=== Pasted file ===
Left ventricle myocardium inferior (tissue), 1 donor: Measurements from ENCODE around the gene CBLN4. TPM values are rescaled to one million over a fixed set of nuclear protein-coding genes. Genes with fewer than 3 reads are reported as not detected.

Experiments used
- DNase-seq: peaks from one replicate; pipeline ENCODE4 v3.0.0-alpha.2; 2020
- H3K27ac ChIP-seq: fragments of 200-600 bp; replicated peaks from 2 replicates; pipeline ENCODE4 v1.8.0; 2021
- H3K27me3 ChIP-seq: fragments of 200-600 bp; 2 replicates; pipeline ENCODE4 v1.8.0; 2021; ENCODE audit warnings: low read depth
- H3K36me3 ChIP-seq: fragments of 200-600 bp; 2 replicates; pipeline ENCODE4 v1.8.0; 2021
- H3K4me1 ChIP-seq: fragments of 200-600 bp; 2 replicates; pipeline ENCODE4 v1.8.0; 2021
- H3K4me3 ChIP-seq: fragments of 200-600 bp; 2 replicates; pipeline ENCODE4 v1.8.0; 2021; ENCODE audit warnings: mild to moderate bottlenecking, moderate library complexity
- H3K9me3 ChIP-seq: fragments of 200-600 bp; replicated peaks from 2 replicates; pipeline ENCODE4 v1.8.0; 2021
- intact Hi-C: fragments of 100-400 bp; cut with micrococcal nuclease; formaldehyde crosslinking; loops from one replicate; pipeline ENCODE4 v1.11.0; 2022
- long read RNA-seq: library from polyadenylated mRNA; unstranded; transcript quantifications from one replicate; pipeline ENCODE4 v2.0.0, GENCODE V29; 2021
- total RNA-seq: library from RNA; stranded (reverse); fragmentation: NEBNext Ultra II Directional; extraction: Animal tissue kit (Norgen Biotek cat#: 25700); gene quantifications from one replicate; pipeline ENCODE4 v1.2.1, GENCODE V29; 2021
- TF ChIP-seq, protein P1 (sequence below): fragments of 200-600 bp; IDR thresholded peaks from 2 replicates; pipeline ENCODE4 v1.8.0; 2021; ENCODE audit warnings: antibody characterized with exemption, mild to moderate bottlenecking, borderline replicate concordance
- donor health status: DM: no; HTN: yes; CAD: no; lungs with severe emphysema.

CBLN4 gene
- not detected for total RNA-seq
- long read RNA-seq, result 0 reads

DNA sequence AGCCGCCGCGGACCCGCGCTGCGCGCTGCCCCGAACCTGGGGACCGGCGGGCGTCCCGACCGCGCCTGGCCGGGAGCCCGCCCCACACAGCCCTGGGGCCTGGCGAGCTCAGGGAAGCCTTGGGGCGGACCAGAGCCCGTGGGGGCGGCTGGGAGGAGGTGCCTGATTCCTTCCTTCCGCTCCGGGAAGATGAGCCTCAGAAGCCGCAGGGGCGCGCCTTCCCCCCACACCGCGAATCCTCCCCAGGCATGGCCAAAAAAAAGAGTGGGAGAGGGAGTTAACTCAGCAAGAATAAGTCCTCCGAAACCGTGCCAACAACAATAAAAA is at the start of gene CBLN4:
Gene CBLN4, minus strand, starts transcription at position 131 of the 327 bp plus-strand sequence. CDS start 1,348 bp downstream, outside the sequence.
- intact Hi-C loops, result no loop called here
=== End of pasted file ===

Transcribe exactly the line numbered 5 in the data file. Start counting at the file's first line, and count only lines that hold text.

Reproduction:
- H3K27me3 ChIP-seq: fragments of 200-600 bp; 2 replicates; pipeline ENCODE4 v1.8.0; 2021; ENCODE audit warnings: low read depth